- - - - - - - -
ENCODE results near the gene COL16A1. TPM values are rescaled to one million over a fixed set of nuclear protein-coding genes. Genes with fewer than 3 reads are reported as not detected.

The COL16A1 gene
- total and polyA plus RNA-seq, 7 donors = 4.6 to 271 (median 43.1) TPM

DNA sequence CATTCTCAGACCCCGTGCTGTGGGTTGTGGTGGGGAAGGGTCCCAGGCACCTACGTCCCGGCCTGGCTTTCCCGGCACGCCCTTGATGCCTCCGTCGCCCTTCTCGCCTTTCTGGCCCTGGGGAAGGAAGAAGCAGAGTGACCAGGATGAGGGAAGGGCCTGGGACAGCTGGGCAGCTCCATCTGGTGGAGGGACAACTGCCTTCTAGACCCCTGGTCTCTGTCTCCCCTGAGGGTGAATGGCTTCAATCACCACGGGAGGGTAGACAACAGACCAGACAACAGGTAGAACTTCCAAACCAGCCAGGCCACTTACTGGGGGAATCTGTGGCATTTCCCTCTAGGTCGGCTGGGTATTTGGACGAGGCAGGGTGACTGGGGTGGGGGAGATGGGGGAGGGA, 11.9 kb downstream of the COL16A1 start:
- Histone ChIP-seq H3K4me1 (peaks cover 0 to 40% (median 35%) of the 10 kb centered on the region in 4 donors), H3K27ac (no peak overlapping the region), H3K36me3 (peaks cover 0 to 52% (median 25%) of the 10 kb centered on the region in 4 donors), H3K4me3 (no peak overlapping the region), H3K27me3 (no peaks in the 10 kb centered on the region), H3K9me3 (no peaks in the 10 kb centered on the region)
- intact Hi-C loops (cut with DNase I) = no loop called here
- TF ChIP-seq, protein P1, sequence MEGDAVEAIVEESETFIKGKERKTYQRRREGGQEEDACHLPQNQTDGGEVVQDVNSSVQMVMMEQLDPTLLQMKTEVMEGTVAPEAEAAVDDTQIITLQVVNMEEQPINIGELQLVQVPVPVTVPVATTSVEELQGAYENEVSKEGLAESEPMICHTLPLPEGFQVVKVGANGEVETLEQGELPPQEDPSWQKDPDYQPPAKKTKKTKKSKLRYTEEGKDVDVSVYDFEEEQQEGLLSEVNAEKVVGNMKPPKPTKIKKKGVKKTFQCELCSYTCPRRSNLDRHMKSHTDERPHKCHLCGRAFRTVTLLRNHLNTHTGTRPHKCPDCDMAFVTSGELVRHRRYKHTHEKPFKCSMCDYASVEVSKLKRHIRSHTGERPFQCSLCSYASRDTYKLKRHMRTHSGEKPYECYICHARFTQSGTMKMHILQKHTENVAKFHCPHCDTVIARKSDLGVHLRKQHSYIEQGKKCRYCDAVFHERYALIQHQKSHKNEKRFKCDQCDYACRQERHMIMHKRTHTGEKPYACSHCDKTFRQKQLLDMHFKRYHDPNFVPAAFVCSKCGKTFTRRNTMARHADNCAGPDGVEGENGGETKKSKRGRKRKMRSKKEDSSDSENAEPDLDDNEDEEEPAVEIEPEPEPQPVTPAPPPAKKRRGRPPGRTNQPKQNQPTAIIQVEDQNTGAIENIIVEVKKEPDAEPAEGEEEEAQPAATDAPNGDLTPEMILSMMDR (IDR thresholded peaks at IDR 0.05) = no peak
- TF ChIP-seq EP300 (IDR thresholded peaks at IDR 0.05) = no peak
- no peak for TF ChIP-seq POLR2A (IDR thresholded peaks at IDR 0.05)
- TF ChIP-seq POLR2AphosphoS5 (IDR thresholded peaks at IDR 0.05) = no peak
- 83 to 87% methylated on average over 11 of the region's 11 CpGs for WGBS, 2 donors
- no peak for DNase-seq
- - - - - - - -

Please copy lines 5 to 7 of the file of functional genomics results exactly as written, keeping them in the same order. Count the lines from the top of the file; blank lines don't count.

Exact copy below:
- Histone ChIP-seq H3K4me1 (peaks cover 0 to 40% (median 35%) of the 10 kb centered on the region in 4 donors), H3K27ac (no peak overlapping the region), H3K36me3 (peaks cover 0 to 52% (median 25%) of the 10 kb centered on the region in 4 donors), H3K4me3 (no peak overlapping the region), H3K27me3 (no peaks in the 10 kb centered on the region), H3K9me3 (no peaks in the 10 kb centered on the region)
- intact Hi-C loops (cut with DNase I) = no loop called here
- TF ChIP-seq, protein P1, sequence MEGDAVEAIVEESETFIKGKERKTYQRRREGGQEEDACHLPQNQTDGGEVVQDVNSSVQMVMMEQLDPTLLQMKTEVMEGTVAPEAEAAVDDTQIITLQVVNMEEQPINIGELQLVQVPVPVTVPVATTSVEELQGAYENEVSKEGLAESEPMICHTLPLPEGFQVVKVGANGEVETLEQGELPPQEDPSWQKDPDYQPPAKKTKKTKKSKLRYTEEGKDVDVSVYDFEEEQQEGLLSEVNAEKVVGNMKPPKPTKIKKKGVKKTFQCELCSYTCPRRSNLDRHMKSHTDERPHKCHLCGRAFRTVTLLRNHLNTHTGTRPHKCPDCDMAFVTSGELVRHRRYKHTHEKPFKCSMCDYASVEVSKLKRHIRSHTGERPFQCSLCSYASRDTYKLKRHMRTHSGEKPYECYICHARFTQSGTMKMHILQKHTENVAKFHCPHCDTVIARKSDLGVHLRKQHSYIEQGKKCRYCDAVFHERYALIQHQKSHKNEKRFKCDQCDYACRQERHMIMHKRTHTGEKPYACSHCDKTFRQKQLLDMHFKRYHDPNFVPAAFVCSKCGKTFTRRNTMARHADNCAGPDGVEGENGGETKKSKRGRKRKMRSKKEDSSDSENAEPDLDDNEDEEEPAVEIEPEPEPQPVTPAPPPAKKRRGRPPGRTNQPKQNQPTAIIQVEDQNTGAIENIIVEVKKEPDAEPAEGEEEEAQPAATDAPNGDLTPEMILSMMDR (IDR thresholded peaks at IDR 0.05) = no peak